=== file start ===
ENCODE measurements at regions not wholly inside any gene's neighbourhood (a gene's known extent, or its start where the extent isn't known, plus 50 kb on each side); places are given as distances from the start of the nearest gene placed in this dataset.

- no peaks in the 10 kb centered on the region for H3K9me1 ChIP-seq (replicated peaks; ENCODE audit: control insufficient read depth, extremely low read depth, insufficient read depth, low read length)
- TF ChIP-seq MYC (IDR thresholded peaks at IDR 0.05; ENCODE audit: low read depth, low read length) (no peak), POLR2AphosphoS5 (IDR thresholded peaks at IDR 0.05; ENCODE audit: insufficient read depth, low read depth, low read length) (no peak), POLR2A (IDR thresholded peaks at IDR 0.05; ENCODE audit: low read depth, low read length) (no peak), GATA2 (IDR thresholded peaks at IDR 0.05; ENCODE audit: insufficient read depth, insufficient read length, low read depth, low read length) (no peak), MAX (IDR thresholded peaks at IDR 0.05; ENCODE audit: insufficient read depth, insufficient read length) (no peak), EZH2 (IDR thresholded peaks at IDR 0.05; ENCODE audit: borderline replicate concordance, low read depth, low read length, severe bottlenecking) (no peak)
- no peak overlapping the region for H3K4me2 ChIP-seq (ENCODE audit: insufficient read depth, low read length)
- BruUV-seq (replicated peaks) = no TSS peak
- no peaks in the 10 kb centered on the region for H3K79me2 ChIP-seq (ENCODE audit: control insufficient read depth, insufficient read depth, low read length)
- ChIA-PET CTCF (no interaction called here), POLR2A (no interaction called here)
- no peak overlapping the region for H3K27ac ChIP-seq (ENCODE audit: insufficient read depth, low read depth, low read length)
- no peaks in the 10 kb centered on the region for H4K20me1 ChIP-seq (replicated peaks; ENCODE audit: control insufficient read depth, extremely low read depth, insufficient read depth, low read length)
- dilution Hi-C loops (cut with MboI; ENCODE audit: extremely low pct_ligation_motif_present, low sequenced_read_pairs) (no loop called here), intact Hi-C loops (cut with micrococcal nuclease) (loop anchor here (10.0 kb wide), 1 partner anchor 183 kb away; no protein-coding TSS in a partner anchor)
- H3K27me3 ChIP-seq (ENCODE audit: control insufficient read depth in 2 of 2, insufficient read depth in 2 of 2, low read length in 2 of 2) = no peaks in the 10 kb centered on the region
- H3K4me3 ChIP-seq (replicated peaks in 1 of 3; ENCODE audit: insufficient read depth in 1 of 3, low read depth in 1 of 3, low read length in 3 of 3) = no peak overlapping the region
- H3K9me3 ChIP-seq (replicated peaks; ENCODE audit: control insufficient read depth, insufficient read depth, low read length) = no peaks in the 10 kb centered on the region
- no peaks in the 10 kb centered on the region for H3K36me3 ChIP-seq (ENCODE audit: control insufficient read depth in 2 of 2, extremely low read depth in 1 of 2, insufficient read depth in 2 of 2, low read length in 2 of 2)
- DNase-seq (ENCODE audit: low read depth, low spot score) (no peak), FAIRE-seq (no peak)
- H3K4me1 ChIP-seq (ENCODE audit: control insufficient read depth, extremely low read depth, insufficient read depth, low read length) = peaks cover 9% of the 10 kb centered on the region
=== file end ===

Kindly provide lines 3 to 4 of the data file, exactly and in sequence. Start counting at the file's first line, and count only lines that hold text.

- TF ChIP-seq MYC (IDR thresholded peaks at IDR 0.05; ENCODE audit: low read depth, low read length) (no peak), POLR2AphosphoS5 (IDR thresholded peaks at IDR 0.05; ENCODE audit: insufficient read depth, low read depth, low read length) (no peak), POLR2A (IDR thresholded peaks at IDR 0.05; ENCODE audit: low read depth, low read length) (no peak), GATA2 (IDR thresholded peaks at IDR 0.05; ENCODE audit: insufficient read depth, insufficient read length, low read depth, low read length) (no peak), MAX (IDR thresholded peaks at IDR 0.05; ENCODE audit: insufficient read depth, insufficient read length) (no peak), EZH2 (IDR thresholded peaks at IDR 0.05; ENCODE audit: borderline replicate concordance, low read depth, low read length, severe bottlenecking) (no peak)
- no peak overlapping the region for H3K4me2 ChIP-seq (ENCODE audit: insufficient read depth, low read length)